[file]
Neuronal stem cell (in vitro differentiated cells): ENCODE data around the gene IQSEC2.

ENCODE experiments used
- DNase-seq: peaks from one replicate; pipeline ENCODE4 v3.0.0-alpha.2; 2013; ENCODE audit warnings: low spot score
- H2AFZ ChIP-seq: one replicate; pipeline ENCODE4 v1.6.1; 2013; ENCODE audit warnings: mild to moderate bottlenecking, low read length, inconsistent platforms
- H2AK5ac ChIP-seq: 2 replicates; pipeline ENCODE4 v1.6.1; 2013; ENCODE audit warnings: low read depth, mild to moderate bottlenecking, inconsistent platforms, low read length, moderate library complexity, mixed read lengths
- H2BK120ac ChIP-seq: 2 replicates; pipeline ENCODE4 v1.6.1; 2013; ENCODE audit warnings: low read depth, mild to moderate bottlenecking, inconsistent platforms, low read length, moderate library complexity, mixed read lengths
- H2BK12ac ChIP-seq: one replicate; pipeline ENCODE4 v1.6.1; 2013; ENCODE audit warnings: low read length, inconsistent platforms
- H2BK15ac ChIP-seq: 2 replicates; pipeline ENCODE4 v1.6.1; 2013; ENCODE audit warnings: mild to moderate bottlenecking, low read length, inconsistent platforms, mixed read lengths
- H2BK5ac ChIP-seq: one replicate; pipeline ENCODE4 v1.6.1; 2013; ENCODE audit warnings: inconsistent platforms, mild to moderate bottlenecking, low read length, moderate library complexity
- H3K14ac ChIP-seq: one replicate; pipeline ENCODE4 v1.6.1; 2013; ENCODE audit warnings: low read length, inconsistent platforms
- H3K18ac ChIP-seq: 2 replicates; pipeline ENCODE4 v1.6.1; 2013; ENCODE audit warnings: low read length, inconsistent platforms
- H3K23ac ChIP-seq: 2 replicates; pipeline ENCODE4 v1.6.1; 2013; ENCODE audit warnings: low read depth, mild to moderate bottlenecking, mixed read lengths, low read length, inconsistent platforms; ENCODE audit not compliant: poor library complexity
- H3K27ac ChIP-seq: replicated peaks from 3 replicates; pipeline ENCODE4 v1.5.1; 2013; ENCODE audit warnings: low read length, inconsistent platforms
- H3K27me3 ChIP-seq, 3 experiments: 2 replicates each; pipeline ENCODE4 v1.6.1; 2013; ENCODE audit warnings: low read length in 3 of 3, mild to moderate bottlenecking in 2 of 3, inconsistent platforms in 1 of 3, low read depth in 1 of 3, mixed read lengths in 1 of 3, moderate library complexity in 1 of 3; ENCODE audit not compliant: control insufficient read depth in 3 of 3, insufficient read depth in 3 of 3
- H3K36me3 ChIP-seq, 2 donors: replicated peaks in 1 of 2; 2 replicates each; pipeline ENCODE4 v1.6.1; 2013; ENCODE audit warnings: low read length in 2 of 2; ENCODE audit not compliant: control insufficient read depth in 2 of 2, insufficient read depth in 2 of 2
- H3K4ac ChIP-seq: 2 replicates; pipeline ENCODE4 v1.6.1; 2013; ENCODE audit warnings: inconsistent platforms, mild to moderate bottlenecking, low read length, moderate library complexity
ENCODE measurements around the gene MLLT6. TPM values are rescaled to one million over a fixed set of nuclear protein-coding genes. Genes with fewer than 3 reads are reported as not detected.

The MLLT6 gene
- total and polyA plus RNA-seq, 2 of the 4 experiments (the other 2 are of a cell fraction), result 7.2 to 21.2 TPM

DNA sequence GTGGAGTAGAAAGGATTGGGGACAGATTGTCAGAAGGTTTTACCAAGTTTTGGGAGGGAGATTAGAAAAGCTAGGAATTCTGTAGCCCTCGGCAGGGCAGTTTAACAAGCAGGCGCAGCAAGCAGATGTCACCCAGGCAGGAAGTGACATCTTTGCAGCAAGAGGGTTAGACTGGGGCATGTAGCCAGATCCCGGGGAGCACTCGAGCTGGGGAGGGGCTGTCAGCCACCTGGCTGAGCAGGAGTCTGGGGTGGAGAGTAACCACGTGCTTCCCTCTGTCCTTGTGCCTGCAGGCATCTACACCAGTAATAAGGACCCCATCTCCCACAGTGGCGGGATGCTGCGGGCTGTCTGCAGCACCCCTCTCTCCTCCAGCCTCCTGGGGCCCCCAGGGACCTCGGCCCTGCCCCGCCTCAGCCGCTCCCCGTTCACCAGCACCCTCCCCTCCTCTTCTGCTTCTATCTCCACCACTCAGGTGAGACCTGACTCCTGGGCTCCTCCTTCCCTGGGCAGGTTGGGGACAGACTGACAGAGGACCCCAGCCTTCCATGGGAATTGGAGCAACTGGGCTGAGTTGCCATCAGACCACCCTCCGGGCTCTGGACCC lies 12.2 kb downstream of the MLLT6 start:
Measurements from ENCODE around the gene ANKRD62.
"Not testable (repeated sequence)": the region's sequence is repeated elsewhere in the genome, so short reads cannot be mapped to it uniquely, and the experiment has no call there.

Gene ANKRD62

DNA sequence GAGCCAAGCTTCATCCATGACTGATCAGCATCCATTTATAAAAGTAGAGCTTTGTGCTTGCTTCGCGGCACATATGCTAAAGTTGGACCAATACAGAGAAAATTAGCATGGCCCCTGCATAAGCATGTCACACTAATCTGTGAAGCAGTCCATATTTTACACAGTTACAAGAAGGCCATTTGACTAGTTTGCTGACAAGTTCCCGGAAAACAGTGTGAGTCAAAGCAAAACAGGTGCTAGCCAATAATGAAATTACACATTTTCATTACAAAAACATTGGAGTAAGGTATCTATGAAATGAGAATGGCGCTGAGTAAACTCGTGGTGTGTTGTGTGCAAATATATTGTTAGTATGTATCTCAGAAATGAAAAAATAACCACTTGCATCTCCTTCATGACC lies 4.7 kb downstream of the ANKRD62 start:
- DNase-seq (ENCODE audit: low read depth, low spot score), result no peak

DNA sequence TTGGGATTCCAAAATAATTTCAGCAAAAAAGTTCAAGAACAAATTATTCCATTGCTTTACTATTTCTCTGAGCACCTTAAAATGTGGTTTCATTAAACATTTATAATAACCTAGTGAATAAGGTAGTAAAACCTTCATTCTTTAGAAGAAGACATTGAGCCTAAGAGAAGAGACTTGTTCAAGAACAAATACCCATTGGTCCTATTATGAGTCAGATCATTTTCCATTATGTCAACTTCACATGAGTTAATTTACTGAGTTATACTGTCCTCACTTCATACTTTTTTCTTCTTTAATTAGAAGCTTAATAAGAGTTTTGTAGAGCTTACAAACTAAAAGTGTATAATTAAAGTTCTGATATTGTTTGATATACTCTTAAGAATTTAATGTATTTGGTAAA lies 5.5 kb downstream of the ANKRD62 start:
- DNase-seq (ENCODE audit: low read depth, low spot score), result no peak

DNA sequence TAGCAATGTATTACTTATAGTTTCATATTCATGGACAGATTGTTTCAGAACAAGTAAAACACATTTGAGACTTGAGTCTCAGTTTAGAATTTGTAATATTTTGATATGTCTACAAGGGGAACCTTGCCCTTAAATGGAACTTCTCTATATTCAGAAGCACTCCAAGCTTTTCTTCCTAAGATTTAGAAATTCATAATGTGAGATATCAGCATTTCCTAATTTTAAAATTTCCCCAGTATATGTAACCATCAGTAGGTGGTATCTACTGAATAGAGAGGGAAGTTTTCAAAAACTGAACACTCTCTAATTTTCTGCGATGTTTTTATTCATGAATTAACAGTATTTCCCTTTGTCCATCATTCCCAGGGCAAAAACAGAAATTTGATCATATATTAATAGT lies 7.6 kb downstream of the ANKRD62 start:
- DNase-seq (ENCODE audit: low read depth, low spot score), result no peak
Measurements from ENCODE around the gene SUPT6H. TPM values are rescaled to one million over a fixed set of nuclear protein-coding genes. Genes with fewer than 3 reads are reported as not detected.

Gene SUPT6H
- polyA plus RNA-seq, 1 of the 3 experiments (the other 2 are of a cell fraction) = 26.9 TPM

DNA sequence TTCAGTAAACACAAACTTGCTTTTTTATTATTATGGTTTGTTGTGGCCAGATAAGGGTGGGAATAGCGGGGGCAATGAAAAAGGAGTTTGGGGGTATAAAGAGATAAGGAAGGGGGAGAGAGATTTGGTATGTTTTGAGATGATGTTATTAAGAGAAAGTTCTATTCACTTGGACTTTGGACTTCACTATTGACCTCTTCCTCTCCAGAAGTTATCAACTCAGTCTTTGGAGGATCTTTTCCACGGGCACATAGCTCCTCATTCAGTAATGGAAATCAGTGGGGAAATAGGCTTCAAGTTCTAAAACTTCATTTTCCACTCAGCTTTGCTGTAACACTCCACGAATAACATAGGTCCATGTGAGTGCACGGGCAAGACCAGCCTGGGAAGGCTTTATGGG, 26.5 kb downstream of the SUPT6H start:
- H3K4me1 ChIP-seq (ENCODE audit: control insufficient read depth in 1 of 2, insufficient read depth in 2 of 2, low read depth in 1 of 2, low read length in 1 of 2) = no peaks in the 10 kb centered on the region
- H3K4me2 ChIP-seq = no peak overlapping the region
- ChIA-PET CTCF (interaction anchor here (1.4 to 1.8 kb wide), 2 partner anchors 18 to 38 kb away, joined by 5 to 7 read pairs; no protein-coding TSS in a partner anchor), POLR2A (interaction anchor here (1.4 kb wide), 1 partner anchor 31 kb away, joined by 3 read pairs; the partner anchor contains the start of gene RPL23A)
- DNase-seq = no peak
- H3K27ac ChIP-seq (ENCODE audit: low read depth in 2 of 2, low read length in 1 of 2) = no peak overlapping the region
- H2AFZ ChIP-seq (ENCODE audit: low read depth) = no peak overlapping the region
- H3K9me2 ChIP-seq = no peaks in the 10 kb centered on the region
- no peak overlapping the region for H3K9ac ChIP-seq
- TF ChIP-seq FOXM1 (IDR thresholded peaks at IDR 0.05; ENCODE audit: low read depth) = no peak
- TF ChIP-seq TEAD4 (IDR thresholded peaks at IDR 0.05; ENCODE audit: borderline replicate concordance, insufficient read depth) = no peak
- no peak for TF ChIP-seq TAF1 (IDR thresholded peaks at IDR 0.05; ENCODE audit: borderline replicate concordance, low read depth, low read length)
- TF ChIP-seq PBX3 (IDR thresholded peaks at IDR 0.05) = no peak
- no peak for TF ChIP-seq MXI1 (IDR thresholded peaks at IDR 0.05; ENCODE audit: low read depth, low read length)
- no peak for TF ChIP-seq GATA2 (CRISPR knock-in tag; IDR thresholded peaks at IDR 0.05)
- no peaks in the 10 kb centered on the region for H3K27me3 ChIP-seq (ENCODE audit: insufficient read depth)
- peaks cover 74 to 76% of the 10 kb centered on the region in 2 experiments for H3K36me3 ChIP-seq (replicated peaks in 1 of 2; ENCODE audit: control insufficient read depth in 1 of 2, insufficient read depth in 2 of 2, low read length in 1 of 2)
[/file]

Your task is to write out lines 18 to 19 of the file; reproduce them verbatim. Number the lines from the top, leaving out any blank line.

The MLLT6 gene
- total and polyA plus RNA-seq, 2 of the 4 experiments (the other 2 are of a cell fraction), result 7.2 to 21.2 TPM